[0038] During electrospinning, in some embodiments, the mandrel may move with respect to the polymer injection system. In some embodiments, the polymer injection system may move with respect to the mandrel. The movement of one electrospinning component with respect to another electrospinning component may be, for example, substantially rotational, substantially translational, or any combination thereof. In some embodiments, one or more components of the electrospinning system may move under manual control. In some embodiments, one or more components of the electrospinning system may move under automated control. In some embodiments, the mandrel may be in contact with or mounted upon a support structure that may be moved using one or more motors or motion control systems. The pattern of the electrospun fiber deposited on the mandrel may depend upon the one or more motions of the mandrel with respect to the polymer injection system. In some embodiments, the mandrel surface may be configured to rotate about its long axis. In one non-limiting example, a mandrel having a rotation rate about its long axis that is faster than a translation rate along a linear axis, may result in a nearly helical deposition of an electrospun fiber, forming windings about the mandrel. In another example, a mandrel having a translation rate along a linear axis that is faster than a rotation rate about a rotational axis, may result in a roughly linear deposition of an electrospun fiber along a liner extent of the mandrel.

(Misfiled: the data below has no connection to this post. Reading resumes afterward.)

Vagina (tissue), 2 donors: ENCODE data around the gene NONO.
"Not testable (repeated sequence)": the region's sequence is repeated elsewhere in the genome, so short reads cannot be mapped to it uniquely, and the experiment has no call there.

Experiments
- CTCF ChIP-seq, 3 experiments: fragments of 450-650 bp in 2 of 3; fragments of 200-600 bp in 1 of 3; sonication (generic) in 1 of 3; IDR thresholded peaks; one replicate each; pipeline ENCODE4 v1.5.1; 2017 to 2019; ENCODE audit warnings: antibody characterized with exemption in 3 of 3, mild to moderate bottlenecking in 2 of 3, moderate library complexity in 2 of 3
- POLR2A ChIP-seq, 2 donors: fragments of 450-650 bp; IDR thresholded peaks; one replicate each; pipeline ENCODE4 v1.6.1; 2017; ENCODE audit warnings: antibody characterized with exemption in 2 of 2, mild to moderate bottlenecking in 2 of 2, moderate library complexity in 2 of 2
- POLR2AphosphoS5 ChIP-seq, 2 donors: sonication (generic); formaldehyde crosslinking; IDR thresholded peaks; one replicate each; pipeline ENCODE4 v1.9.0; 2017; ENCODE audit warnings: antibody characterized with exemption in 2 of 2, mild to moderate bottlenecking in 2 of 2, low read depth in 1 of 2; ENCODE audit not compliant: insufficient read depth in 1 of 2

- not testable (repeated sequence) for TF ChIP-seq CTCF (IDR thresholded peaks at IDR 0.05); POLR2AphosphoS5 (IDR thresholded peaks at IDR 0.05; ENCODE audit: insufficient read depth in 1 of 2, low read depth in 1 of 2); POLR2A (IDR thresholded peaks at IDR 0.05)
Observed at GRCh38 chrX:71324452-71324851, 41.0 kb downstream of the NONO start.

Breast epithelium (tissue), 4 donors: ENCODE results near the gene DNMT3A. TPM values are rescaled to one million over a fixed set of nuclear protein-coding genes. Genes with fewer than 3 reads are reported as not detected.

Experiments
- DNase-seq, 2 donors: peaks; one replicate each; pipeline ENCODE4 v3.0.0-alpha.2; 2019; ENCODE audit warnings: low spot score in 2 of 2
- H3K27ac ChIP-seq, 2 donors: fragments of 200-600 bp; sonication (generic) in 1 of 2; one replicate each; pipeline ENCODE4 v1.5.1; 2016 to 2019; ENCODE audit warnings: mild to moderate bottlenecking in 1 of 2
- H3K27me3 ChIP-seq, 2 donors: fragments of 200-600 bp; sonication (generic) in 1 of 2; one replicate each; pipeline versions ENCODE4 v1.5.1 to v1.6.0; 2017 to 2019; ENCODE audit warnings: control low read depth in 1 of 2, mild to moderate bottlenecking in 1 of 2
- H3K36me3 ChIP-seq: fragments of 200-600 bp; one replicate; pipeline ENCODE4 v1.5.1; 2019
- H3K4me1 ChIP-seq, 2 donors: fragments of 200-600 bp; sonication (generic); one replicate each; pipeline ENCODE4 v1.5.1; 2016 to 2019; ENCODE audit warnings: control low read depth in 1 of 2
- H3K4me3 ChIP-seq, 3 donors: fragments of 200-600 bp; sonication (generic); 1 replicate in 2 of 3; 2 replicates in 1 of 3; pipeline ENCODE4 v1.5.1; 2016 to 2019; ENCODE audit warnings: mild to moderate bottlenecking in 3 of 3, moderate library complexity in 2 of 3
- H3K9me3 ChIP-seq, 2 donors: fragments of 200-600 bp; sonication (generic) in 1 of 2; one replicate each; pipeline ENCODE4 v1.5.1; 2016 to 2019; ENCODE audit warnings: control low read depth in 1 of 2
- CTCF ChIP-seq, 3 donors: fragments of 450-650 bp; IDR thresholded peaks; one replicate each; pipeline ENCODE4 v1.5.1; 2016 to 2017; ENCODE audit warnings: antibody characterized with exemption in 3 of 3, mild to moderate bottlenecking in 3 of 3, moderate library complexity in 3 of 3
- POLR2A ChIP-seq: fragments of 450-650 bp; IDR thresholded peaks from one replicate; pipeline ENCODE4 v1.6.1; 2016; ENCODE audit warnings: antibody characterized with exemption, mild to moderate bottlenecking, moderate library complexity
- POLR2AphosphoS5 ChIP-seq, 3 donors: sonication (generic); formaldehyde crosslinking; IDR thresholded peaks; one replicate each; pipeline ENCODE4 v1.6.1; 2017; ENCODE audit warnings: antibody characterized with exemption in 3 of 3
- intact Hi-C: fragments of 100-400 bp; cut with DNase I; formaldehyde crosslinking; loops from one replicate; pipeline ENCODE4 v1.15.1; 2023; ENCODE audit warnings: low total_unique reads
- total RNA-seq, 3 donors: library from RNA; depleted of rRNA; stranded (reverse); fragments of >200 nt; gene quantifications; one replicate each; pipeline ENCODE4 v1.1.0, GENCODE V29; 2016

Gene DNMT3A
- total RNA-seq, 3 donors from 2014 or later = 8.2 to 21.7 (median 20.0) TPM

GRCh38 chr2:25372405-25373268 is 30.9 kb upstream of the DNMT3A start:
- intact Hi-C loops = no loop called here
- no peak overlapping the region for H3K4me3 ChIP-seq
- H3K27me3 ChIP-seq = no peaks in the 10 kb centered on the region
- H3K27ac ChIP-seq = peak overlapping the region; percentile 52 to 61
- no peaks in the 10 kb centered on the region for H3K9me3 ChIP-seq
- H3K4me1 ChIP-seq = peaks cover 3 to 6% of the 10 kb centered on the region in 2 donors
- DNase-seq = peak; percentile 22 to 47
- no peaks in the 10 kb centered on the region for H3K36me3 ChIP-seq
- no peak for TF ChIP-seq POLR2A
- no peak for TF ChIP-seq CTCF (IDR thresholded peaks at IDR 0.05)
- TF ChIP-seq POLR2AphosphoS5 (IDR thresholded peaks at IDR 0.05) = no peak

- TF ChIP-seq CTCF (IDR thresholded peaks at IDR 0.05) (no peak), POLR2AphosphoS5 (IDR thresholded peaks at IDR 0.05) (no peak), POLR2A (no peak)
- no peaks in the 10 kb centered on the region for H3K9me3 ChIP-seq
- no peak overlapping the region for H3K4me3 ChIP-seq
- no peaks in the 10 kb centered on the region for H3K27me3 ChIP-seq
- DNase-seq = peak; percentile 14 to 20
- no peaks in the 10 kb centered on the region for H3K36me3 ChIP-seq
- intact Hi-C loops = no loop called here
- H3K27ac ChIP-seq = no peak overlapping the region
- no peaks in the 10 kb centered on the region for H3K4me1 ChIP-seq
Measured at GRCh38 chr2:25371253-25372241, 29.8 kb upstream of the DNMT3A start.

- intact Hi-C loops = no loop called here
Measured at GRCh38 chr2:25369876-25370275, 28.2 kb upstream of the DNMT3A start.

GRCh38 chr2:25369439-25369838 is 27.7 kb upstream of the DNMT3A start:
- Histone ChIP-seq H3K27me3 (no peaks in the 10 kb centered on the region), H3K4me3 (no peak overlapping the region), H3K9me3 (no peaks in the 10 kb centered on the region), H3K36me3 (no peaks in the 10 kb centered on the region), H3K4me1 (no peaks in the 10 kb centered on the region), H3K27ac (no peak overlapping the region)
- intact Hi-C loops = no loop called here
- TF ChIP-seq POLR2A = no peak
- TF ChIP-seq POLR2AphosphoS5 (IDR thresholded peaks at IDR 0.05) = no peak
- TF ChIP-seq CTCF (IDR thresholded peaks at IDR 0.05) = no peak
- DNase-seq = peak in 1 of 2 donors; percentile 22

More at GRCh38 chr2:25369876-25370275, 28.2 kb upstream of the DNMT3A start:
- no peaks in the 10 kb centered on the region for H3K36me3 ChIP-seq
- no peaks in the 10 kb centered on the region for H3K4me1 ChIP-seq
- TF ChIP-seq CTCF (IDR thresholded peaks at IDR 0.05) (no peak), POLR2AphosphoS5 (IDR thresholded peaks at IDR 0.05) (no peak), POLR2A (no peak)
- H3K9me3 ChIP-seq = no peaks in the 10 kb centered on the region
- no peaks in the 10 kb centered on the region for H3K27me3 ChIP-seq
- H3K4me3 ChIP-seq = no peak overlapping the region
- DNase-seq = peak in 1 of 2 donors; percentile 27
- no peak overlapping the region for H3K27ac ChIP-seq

Electrospun polymer fibers for cultured meat production

[0039] Scaffolds of various sizes and thicknesses may help solve the engineering problems that cultured meat products currently face. In general, using a cellular engineering process that involves cells and such a scaffold may allow for the migration of the cells throughout the entirety of the scaffold. However, many existing scaffolds fail to provide the correct representation of the extracellular matrix.